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Justice News

Department of Justice
U.S. Attorney’s Office
Southern District of Texas

FOR IMMEDIATE RELEASE
Tuesday, December 6, 2016

Two Sentenced for Trafficking in Counterfeit Viagra and Cialis

HOUSTON – Two men have been sentenced to federal prison following convictions of conspiring to traffic in counterfeit Viagra and Cialis and introducing adulterated and misbranded prescription drugs into interstate commerce, announced U.S. Attorney Kenneth Magidson. Martez Alando Gurley, 41, and Victor Lamar Coates, 47, admitted they each trafficked more than 10,000 counterfeit tablets.

Today, U.S. District Judge David Hittner sentenced Gurley to 75 months in federal prison and ordered him to pay $410,508 in restitution to Pfizer Inc. and Eli Lilly and Company - the licensed patent trademark holders of Viagra and Cialis. Coates received a sentence of 46 months and must pay $314,565 in restitution. Each defendant must also serve three years of supervised release following completion of their prison terms.

“The Food and Drug Administration (FDA) is charged with ensuring that prescription drugs distributed to U.S. consumers are safe and effective. When criminals introduce prescription drugs into the U.S. that are not FDA-approved, they jeopardize the public’s health,” said Special Agent in Charge Spencer E. Morrison of the FDA - Office of Criminal Investigations’ (OCI) Kansas City Field Office. “Our office will continue to pursue and bring to justice those whose quest for profits places the public’s health at risk through the distribution of illegitimate drugs.”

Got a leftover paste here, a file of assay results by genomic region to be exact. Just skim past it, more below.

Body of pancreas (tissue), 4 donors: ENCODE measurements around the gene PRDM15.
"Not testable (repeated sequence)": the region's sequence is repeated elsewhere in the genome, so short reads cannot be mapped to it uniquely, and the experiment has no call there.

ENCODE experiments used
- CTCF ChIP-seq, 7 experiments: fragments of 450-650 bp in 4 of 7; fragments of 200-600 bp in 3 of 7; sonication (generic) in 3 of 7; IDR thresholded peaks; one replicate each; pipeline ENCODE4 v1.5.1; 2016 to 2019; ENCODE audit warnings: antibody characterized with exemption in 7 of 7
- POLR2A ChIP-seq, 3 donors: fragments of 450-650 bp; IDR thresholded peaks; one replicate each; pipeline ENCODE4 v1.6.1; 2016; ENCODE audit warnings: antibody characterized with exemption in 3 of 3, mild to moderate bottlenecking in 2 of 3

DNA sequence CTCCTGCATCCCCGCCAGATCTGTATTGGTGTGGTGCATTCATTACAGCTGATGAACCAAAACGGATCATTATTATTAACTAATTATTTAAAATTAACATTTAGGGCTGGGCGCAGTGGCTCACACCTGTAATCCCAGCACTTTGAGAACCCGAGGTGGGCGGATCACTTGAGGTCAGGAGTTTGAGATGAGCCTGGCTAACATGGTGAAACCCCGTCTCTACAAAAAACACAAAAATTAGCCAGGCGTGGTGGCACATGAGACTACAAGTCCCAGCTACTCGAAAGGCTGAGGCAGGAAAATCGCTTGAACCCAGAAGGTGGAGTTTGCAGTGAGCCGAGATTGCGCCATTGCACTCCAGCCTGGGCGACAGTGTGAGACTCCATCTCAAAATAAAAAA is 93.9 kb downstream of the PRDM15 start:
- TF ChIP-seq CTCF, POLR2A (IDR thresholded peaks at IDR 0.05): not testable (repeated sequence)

Gurley was convicted of trafficking at least 12,960 counterfeit Viagra and counterfeit Cialis tablets from his home in Napa, California, while Coates was convicted of trafficking at least 10,288 counterfeit Viagra and counterfeit Cialis tablets from his home in Philadelphia, Pennsylvania. Both defendants sold the counterfeit drugs to individuals in the Houston area for further distribution to unsuspecting customers. Gurley and Coates illegally imported the counterfeit into the United States from sources in China.

Testing on samples of the counterfeit Viagra revealed the drugs contained less than the 100 mg of active pharmaceutical ingredient (API) listed on the labels, while testing on the counterfeit Cialis revealed small quantities of the Viagra API and none of the Cialis API. In addition, some of the counterfeit Viagra tablets were found to contain the unrelated compound 2-MBT. The counterfeit Viagra and Cialis tablets looked like the authentic products and included labels and packaging that closely resembled the registered trademarks of Eli Lilly and Company, and Pfizer Inc.

In arriving at the sentences, Judge Hittner considered the fact that the illegally imported counterfeit drugs did not contain the correct medication indicated on the labelling and could cause harm to unsuspecting consumers of the pills.

Gurley was immediately taken into custody following the hearing pending transfer to a U.S. Bureau of Prisons facility to be determined in the near future, while Coates was permitted to remain on bond and voluntarily surrender at a later date.

The FDA - OCI and Homeland Security Investigations conducted the investigations. Assistant U.S. Attorney Julie Redlinger prosecuted the case.

Topic(s): 
Health Care Fraud
Prescription Drugs
Component(s): 
Updated December 6, 2016